Yes, I will make a plan with GP, when hopefully everything back under control, although getting to see the GP frequently a problem on the NHS here.
@ Tushnurse - I have bad GERD, as a result possibly of terrible stress last year, and an endoscopy is booked for mid-June (booked prior to the asthma attacks). Am on lanzaprole, which is sort of effective. But am not aware of asthma issues at night - although am bad in the mornings. GERD is very likely implicated, but also have rhinitis and constantly bleeding nose, so some allergy is involved nasally. Am not on any anti- anxiety meds, but do have a supply of diazepam which I don't use except in a blue moon and which I could take (but doesn't feel like it touches the anxiety in this case at all); should I take it ? (I don't want to become dependent so have been trying other anti-anxiety approaches, obviously not very successfully).
REspiratory nurse at the hospital recommends me getting a referral for a formal lung test there, but that will take an age, even if the GP agrees to it.
Am on symbicort steriod inhaler and salbutomal reliever (I don't know generic names, I'm afraid).
When you say the next two weeks are going to be unfun....? Do you mean even more unfun than the last few?
I must say, my asthma is worse at night- I'm a night cough sufferer.
On the NHS remember all GPs have to release daily emergency appointments and respiratory issues count as emergencies. Failing that, go to your nearest walk in centre- i have to stick up for the NHS- my Dad's a Consultant haha- he'd be proud!
Are you in with your asthma clinic? There'll be an asthma nurse linked with your surgery
Multi famam, conscientiam, pauci verentur.
HOw do you deal with the anxiety around an attack, or are you more of a veteran and able to be calmer?
It means I'm a bit calmer knowing what to expect but don't get me wrong- if I have an asthma attack I still keep thinking I'm going to die. I once was mid attack and a senior doctor said to a med student- "can you see how raised his shoulders are? What is most interesting is thatbpatients tend to die of exhaustion rather than the attack itself" - well I'm sure I don't need to tell you my reaction! It all went black- I passed out.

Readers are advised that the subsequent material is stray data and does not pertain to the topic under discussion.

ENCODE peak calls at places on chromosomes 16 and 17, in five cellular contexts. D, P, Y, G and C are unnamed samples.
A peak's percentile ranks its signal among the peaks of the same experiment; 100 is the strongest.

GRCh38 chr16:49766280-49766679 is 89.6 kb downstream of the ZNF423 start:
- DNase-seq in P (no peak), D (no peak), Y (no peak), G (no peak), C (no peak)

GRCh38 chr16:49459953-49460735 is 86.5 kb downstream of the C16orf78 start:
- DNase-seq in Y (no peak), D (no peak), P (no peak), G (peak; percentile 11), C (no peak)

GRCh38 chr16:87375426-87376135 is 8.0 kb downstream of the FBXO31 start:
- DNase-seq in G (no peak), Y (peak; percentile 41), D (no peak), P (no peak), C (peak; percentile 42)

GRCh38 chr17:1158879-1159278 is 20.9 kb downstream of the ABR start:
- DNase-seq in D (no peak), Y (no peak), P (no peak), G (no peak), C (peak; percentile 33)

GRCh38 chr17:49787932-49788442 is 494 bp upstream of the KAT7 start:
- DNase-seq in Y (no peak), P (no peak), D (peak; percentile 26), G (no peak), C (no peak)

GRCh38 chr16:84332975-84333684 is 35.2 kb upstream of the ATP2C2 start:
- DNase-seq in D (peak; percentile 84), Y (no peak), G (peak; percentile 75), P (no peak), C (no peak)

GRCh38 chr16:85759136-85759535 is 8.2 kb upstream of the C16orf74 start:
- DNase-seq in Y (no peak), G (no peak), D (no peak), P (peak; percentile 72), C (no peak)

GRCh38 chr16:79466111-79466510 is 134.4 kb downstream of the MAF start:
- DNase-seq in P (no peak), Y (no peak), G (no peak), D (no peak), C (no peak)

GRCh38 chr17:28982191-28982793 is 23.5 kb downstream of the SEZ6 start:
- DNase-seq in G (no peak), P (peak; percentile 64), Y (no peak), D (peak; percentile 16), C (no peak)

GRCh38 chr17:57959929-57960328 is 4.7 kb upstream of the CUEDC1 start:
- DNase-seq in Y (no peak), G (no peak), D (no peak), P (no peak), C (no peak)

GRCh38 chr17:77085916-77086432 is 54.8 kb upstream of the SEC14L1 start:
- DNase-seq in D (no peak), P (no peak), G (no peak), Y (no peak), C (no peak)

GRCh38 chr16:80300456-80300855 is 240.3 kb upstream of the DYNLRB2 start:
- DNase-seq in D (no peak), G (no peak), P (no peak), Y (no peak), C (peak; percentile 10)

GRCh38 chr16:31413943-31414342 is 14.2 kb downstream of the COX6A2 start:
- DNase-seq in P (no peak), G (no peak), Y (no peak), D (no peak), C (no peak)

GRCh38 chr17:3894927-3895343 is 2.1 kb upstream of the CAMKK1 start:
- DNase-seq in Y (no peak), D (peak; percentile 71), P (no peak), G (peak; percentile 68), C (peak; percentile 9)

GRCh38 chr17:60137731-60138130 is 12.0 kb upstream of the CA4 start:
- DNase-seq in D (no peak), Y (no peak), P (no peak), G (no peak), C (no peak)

I don't say this to scare you but rather, it's so important to stay focussed during the attack- a lot of it is a reactive anxiety. Ideally have my Dad present- he's a surgeon so he has forgotten how to panic- he says "this will pass, it's temporary, you've had many before, worse than this, you know you'll be OK" so, when I have an attack, I repeat these things over an over in my head- keep still (i used to walk around in panic), and focus on relaxing my shoulders. I think to myself- he's a well respected very senior physician taking responsibilty for people's lives daily- hewouldn't syand there and watch his son die- even when he's not around I imagine he is- you can use him too! Although, I hope you never require his expertise- he's a neuro and spinal surgeon! My point is, he does sweet FA when I'm having an attack.
If you're pressed to get an appointment, go to a walk in centre for a GP. For a lung consultant it shouldn't take that long- providing your GP has done the referral properly. I'm in London so it might be quicker but then again, King's is always manic! I still get in alright.
I know I waffled a bit then but I hope you can take something from it.
Oh and don't forget what I said, I take predisone for 5 days every other month and I haven't noticed a side effect and my asthma is pretty much under control (touch wood)
Edited to add: When you get the referral form just ring your hospital's Respiratory Medicine department- you can make an appomtment yourself with them and try and get a cancellation. When I've rang King's Oupatients Appointments number they've always been so helpful.
[This message edited by idiot85 at 6:34 PM, May 17th (Friday)]
The side effects of the prednisone are indeed very nasty (sleeplessness, anxiety, suicide ideation, depression), but it's not clear if everybody suffers them or not.
I was on for 20 days back in 2011. I had none of those side effects. I'm sure it's different for everyone.
Married 2.5 years
I'm sorry so many suffer from asthma and have heard of many successes with integrative complimentary healthcare.
The side effects were warned of but other than have a little bit more energy on day one, i had none. Felt fine.
The issue I had was eczema, inflamed, so they needed to put a stop to it or I'd claw my legs to bleeding from the itch.
Much more under control now.
I hope this helps you hope for no symptoms, some of us get lucky there.